- Accidental State: Chiang Kai-shek, the United States, and the Making of Taiwan Hsiao-ting Lin
Nearly seven decades after the end of the Chinese civil war, Taiwan and China continue to be governed separately, and Taiwan has emerged as an autonomous de facto state. Furthermore, as the recent Trump-Kim summits remind us, the legacy of the Korean war continues to be salient, part of which is the reintroduction of the United States into the conflict between Taiwan and China, replacing Truman's earlier policy of not providing military aid to safeguard Taiwan. Hsiao-ting Lin, a research fellow in the Hoover Institution's East Asian Collections, provides an account of Taiwan's history from the Cairo Declaration of November 1943 to the Nationalist government's 1952 Peace Treaty with Japan and its 1954 Mutual Defense Treaty with the United States. Accidental State provides an excellent analysis of the debates within two of the most important national stakeholders during this important historical period—Taiwan and the United States—even as it also suggests an even longer list of research topics that future students of Taiwanese history may choose to address.
Taiwan's emergence as a de facto state has often been viewed as the product of strategic calculations by the United States and the Nationalist government led by Chiang Kai-shek. But Lin's analysis, based on primary and secondary sources in both English and Chinese, challenges this conclusion. The book shows that Taiwan's history in these years was anything but that. Lin relies heavily on the newly declassified personal diaries of Chiang Kai-shek, as well as other material in the Hoover Institution's archives, including the accounts of Chen Cheng, the Nationalist governor of Taiwan, Admiral Charles M. Cooke, the commander of the U.S. Seventh Fleet and then of the U.S. naval forces in the Western Pacific from 1946 to 1948, and George H. Kerr, the assistant naval attache and then the American U.S. vice-Consul in Taipei, who was an eyewitness to the 228 tragedy of 1947. Lin also utilizes archival material, including Taiwan and U.S. government records, to verify key facts and to provide a fuller picture than many other accounts of this period.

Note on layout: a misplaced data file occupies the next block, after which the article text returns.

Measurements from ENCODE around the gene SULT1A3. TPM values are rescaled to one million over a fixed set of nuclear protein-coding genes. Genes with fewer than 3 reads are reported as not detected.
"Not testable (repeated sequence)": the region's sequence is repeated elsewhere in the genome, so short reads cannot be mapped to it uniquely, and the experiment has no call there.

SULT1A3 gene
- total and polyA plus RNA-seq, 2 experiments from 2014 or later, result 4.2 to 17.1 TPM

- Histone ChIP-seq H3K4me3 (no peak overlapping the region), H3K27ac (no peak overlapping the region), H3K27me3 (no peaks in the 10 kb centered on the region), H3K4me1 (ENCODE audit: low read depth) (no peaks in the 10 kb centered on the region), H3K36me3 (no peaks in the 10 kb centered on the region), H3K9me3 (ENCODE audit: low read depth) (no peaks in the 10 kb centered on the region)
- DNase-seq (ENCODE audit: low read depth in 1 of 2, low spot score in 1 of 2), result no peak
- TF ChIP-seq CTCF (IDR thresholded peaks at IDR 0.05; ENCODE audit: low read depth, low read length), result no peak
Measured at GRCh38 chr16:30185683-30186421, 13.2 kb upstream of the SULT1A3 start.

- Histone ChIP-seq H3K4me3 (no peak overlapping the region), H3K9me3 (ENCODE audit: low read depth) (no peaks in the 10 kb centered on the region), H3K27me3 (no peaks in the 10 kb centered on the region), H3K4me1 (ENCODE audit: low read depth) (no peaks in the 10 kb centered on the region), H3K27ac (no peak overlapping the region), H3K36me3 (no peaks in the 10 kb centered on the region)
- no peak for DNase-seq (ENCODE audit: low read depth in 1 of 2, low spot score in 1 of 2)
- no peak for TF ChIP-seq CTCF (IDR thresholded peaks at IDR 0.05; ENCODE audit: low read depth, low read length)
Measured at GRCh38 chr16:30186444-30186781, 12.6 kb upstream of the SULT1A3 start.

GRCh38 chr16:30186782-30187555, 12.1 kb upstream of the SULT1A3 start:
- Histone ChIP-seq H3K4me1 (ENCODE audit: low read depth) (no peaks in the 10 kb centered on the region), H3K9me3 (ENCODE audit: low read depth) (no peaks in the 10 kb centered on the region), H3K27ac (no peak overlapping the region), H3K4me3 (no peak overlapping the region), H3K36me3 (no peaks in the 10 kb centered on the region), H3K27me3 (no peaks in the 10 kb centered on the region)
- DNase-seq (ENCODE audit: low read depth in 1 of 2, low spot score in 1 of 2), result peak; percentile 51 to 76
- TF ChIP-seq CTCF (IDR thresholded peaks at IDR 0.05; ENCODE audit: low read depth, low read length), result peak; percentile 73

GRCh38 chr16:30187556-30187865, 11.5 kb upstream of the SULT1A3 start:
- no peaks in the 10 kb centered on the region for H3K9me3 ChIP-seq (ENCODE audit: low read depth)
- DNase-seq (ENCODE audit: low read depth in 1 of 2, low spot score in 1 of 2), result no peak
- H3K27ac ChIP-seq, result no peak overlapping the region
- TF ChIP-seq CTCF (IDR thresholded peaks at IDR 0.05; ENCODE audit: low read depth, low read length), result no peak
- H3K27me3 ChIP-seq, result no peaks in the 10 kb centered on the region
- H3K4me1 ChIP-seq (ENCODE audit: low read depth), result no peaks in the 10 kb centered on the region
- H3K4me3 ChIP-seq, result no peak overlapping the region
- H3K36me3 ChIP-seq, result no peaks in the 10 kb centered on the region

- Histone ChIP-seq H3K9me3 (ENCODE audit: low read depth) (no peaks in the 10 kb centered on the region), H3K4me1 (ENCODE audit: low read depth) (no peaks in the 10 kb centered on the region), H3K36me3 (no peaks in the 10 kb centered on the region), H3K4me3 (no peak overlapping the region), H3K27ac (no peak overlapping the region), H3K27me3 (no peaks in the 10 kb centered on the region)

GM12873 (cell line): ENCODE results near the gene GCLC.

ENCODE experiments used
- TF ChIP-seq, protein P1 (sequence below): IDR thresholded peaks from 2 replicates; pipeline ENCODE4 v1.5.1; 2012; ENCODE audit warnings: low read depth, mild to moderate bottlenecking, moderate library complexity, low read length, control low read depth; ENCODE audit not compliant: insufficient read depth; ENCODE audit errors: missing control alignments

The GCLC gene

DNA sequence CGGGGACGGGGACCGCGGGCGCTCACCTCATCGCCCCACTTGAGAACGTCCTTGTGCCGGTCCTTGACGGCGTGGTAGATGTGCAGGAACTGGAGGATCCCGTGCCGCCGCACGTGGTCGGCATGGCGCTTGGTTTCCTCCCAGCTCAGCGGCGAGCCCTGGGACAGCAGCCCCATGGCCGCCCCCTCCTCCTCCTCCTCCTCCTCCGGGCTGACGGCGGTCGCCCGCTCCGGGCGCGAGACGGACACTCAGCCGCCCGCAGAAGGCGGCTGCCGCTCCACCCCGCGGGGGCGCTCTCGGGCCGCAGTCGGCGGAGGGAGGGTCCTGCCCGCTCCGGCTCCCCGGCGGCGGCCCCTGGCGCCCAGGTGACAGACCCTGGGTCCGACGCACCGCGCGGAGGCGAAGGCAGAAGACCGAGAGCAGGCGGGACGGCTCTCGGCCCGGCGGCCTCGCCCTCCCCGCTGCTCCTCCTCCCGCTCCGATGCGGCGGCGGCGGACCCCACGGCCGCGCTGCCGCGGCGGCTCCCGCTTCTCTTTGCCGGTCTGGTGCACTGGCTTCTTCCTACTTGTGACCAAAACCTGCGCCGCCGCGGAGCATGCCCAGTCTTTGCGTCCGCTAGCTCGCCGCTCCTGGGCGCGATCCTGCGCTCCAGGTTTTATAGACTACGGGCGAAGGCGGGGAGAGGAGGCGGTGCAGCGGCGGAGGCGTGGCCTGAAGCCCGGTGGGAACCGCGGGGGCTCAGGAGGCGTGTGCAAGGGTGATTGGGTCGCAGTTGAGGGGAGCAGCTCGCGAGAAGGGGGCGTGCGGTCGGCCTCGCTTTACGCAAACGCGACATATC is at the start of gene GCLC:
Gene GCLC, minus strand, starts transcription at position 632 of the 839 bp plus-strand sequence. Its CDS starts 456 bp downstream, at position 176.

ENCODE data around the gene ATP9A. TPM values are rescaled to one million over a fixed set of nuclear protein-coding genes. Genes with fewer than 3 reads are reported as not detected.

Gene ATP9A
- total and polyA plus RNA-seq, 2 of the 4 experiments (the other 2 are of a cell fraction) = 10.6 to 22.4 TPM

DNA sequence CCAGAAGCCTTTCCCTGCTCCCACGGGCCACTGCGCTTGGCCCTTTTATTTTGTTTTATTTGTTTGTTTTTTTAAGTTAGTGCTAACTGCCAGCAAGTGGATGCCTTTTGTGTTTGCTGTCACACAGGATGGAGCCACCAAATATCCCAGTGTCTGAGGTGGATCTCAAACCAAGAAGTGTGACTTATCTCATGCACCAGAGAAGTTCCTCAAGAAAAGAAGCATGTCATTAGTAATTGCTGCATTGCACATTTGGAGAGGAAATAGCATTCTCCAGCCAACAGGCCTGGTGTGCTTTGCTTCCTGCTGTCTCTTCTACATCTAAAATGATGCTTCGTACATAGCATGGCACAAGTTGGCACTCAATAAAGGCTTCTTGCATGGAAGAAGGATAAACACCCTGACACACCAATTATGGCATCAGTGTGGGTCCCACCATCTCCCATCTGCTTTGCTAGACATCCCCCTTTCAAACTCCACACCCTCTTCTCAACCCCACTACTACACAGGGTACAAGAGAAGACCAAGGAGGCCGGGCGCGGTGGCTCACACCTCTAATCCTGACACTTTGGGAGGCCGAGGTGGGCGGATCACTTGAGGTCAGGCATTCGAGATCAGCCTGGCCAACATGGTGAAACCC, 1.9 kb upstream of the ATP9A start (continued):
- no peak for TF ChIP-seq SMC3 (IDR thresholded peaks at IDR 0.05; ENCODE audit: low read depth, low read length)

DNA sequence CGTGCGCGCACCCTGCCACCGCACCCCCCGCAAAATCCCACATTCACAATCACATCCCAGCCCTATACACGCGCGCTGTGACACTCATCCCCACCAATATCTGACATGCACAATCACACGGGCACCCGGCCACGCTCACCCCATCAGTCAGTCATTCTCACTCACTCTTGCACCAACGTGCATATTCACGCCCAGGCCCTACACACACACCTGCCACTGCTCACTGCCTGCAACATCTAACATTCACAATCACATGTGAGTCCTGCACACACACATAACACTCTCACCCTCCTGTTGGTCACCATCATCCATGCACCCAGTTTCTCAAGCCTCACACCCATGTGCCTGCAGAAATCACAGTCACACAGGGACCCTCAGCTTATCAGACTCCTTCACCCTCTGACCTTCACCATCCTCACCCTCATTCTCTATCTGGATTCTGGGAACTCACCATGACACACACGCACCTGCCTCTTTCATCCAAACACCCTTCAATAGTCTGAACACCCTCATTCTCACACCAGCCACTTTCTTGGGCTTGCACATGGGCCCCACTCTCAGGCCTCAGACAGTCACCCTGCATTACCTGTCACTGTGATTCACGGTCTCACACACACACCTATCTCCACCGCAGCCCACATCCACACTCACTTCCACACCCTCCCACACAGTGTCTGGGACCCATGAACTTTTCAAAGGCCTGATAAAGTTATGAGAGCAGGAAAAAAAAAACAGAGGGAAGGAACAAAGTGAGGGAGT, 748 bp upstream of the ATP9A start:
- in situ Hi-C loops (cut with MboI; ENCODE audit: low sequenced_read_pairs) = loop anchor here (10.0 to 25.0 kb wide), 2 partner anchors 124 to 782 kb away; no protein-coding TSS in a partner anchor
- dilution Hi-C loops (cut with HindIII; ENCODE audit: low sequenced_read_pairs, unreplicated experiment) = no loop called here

Lin's thesis is that Taiwan's emergence as "an accidental state" was not the result of careful planning by Chiang that was then grudgingly accepted by Washington. Rather, it was the result of a complex series of interactions among different actors within both the Nationalist and the U.S. governments, who were constantly being surprised by the course of events. The book shows how Washington tried to keep all its options open in the confusion that characterized this period by supporting many different groups in Asia, including Taiwanese independentistas in Tokyo, anti-Communist and anti-Chiang "Third Force" Chinese in Hong Kong, and rivals for leadership [End Page 217] within the KMT on Taiwan, including Virginia Military Institute graduate General Sun Liren, the commander of Nationalist ground forces before being demoted, Princeton-educated Provincial Governor K. C. Wu, and prime minister Cheng Chen. Furthermore, the United States was undertaking covert initiatives through the CIA to undermine Communist authorities on the mainland, including supplying remnant Nationalist forces in Burma and Yunnan.
The book begins in 1943 as Chiang Kai-shek was preparing to attend the Cairo Conference with Roosevelt and Churchill. Lin argues that, initially, Chiang and his fellow KMT leaders were not focused on taking Taiwan back from Japan, as they were primarily concerned with the fate of Japanese-held territories on the Chinese mainland. It was only at the last minute that Chiang decided to include Taiwan in the list of territories to be reclaimed from Japan at the war's end. The United States and its allies also did not assume that the Nationalists would govern Taiwan exclusively and immediately after the Japanese surrender. The victory of allied forces in Okinawa in June 1945...